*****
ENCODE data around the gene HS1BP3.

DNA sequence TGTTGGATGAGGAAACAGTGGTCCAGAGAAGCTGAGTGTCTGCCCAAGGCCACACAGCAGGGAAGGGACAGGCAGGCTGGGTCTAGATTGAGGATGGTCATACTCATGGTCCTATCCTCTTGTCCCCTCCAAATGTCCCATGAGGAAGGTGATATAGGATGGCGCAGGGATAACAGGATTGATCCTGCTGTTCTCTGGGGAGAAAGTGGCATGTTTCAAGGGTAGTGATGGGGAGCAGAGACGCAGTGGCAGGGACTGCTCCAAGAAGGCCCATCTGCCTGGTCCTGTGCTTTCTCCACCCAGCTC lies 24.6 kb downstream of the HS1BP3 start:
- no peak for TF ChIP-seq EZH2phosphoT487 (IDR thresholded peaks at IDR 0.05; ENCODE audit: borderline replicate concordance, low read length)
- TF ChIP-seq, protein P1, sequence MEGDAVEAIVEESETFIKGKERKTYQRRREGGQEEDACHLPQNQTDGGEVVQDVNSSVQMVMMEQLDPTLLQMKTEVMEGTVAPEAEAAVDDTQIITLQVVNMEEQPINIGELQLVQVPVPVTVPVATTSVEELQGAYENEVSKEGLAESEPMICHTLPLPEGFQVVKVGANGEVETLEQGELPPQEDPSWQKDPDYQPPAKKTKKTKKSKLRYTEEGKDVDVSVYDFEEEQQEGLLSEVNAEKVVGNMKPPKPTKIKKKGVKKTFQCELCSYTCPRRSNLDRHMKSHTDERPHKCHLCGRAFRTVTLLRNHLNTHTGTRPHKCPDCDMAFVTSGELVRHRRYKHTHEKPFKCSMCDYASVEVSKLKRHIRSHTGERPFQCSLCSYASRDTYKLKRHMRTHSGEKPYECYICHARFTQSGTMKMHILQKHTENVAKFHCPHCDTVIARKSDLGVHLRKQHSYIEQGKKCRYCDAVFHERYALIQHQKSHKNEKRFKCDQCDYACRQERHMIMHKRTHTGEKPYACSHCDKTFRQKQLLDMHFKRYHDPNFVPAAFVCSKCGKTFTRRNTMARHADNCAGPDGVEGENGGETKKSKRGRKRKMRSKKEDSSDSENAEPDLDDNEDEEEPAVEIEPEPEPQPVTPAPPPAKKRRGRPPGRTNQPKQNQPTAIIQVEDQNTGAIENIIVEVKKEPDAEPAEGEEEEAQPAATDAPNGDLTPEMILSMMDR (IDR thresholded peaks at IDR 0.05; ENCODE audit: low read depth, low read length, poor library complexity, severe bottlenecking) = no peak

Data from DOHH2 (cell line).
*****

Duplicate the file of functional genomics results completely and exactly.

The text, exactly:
ENCODE data around the gene HS1BP3.

DNA sequence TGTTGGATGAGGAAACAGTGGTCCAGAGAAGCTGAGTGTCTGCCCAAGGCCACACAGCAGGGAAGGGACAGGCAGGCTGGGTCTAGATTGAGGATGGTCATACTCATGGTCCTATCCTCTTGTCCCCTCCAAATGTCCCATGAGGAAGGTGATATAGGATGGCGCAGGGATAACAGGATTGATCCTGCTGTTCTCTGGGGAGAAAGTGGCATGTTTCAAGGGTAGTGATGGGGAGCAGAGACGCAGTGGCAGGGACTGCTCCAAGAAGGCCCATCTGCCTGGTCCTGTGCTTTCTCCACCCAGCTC lies 24.6 kb downstream of the HS1BP3 start:
- no peak for TF ChIP-seq EZH2phosphoT487 (IDR thresholded peaks at IDR 0.05; ENCODE audit: borderline replicate concordance, low read length)
- TF ChIP-seq, protein P1, sequence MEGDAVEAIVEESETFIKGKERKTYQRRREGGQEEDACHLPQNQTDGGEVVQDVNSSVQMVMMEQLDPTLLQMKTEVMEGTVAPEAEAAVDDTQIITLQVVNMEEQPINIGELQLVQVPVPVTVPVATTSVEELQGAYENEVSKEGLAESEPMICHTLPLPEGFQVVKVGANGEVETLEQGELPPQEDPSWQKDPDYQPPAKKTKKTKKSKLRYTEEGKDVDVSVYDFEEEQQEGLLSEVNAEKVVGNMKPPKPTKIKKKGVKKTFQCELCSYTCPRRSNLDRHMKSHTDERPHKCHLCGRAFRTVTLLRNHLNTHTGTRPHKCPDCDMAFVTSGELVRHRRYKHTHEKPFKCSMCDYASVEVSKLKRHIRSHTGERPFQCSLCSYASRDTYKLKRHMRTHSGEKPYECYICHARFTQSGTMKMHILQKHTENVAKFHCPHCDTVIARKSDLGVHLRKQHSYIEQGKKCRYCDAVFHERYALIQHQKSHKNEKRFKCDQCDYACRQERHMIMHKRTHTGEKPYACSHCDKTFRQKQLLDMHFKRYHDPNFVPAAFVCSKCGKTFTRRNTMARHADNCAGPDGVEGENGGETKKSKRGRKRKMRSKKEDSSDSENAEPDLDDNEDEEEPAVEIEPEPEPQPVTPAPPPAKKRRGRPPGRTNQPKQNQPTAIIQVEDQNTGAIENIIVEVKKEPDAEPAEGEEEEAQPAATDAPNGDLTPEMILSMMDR (IDR thresholded peaks at IDR 0.05; ENCODE audit: low read depth, low read length, poor library complexity, severe bottlenecking) = no peak

Data from DOHH2 (cell line).